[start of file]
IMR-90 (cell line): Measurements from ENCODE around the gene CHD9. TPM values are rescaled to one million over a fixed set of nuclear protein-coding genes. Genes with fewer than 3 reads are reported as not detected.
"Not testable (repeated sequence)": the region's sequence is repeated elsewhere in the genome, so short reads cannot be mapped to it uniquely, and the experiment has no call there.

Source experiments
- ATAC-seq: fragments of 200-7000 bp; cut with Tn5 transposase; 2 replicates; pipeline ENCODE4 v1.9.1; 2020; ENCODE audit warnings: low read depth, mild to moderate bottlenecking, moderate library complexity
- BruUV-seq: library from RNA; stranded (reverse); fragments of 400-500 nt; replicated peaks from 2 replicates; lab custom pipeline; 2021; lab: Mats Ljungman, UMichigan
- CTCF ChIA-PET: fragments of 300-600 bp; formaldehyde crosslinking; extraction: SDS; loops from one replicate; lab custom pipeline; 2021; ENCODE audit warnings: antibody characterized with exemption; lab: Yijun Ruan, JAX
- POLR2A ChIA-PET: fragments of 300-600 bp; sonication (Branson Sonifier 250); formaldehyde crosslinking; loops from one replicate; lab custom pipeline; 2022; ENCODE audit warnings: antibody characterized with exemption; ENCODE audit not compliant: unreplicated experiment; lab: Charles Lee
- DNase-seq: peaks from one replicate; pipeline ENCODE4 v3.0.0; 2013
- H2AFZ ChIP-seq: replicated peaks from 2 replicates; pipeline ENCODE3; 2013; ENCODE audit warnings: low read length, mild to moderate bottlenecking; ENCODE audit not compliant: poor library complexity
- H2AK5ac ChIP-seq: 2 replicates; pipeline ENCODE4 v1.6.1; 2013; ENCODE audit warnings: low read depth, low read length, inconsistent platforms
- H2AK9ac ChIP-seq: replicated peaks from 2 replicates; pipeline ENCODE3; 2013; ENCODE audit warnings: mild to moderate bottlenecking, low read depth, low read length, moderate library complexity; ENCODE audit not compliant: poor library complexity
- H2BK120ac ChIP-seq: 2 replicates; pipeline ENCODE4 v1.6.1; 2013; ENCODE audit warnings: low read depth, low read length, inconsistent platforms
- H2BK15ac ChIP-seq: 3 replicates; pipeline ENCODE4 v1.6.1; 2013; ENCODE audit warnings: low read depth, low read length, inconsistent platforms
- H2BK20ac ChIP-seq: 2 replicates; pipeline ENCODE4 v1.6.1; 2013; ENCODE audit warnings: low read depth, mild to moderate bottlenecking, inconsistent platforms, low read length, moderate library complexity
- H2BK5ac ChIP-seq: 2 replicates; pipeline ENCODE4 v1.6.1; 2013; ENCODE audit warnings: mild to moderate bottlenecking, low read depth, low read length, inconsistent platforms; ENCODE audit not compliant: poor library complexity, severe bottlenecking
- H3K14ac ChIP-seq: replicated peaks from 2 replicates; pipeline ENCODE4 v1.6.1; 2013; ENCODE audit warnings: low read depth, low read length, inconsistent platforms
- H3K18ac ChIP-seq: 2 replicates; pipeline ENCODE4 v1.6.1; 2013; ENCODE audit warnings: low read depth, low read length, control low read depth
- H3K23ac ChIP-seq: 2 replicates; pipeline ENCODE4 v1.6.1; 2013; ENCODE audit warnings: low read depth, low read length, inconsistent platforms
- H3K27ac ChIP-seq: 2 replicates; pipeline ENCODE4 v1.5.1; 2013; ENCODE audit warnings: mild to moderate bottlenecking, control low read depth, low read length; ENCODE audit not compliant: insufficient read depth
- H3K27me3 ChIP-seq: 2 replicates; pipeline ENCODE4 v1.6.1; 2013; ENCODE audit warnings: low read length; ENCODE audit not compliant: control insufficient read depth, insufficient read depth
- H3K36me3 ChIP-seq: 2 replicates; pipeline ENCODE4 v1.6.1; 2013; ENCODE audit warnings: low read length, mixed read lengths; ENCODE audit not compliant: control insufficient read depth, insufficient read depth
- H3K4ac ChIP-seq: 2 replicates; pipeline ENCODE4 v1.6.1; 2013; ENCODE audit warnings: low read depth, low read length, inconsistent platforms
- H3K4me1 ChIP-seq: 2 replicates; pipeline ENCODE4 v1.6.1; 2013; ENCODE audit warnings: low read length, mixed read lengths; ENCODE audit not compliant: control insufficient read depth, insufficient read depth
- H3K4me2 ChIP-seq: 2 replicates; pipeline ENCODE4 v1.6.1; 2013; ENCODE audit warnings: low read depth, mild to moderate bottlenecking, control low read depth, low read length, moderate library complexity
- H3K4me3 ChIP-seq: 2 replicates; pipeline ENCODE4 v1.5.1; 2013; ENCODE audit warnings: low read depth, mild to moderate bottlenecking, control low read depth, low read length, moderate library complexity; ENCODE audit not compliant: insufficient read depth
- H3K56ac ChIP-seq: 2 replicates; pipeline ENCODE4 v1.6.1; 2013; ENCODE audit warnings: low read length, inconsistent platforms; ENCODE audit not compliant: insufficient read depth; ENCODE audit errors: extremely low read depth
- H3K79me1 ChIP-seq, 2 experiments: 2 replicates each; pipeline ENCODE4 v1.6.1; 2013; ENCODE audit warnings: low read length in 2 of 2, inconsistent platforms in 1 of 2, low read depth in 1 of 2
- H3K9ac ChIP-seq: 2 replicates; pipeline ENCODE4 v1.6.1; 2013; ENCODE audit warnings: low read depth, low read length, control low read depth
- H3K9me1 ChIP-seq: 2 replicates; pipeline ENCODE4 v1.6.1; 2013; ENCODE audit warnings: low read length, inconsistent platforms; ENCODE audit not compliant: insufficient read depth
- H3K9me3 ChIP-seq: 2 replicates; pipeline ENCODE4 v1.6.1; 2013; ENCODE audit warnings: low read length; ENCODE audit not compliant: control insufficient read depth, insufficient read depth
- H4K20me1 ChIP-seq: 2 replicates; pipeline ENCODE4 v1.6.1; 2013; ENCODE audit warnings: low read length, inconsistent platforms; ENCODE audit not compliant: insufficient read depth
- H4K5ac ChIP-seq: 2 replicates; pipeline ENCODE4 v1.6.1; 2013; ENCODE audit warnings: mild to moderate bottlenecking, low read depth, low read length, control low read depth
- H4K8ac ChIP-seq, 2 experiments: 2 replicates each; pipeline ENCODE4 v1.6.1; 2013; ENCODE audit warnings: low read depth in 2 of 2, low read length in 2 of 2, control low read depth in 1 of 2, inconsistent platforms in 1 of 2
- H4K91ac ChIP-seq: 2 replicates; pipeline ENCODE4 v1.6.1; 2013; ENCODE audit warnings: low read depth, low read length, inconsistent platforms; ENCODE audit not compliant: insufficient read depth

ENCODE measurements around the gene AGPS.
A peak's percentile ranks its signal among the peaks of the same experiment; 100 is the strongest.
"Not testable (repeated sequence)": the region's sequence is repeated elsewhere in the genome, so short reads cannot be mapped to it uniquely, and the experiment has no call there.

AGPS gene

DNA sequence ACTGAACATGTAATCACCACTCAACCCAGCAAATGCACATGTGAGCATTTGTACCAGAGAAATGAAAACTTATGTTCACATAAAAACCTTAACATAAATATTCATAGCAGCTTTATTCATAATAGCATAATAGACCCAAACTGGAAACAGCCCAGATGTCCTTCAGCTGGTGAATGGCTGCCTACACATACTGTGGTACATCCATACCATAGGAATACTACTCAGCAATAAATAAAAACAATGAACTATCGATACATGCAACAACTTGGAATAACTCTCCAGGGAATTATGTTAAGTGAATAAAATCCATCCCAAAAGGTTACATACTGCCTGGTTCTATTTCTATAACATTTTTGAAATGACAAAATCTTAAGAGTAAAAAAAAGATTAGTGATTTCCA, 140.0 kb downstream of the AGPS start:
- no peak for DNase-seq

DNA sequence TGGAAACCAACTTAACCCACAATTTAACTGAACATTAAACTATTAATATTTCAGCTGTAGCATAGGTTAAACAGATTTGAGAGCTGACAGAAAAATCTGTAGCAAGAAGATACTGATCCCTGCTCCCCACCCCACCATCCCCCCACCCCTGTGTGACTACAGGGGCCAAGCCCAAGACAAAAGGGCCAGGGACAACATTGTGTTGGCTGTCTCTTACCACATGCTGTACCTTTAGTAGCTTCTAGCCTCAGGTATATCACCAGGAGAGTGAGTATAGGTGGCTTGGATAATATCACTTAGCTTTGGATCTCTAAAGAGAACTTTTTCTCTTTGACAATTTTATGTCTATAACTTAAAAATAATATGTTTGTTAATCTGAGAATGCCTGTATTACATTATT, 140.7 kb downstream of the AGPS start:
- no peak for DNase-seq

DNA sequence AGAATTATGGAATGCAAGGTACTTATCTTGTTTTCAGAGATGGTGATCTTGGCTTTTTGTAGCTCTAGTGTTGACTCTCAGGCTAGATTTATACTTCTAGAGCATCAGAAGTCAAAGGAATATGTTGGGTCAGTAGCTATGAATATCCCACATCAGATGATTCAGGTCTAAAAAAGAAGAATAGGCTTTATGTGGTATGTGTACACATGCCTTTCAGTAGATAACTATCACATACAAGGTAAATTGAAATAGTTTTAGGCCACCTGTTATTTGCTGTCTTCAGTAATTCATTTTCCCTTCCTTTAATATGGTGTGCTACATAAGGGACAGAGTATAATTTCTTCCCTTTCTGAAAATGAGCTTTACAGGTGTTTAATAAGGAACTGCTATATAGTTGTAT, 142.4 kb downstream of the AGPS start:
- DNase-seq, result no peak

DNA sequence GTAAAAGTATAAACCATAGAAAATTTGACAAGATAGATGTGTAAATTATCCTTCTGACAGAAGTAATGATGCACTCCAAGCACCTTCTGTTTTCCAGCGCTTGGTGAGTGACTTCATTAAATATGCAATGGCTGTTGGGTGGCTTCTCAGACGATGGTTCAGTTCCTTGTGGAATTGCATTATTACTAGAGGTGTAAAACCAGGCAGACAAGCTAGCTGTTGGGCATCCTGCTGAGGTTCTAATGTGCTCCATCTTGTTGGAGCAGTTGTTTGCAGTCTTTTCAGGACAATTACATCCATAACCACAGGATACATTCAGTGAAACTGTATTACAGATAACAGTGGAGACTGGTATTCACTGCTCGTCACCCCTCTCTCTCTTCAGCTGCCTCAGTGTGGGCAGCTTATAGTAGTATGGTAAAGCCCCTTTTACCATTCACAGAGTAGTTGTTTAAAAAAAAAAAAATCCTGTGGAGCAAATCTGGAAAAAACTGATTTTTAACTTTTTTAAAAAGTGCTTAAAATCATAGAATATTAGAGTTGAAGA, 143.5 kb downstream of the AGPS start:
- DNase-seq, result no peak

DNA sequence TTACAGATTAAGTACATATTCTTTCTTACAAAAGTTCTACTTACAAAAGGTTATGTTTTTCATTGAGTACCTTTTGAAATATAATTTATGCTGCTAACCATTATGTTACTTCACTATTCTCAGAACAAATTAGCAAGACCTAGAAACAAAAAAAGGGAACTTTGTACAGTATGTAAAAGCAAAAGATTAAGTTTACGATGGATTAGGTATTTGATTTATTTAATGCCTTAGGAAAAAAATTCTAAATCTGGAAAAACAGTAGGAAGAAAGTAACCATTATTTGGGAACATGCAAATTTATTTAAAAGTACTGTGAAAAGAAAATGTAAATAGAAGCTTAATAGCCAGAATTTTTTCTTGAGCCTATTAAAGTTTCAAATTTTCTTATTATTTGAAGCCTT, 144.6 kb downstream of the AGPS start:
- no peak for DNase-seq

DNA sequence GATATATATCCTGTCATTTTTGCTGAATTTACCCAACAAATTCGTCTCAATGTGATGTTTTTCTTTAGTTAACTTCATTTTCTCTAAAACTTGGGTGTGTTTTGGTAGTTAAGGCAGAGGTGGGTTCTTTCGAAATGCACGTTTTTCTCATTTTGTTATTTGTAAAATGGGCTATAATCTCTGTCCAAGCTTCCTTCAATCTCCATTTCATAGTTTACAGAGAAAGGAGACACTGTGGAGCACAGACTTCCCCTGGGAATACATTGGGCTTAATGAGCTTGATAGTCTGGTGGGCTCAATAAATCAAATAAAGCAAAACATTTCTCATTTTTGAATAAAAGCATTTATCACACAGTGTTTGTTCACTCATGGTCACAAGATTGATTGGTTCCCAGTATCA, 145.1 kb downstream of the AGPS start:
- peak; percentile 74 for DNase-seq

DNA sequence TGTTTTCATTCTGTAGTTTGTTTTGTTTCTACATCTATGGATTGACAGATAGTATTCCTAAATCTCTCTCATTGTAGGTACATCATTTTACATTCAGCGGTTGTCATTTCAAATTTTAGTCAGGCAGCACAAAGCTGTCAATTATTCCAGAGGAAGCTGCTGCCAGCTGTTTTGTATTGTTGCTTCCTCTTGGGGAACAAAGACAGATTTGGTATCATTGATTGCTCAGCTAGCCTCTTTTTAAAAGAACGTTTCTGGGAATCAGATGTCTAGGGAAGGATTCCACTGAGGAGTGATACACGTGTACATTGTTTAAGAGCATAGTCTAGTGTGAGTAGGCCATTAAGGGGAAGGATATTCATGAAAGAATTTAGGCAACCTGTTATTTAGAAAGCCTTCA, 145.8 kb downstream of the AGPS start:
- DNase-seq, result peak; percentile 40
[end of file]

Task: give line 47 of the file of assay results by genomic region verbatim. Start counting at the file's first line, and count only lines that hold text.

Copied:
DNA sequence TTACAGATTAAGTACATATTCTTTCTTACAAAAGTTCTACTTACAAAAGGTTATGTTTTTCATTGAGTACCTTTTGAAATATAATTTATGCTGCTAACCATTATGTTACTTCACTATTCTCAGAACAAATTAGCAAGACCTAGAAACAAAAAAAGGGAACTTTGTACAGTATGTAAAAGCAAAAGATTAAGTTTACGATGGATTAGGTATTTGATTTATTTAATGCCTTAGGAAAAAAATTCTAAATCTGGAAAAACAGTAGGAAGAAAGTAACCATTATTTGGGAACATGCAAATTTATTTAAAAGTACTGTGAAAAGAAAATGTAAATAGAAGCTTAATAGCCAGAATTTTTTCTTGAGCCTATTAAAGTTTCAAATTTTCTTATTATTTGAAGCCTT, 144.6 kb downstream of the AGPS start: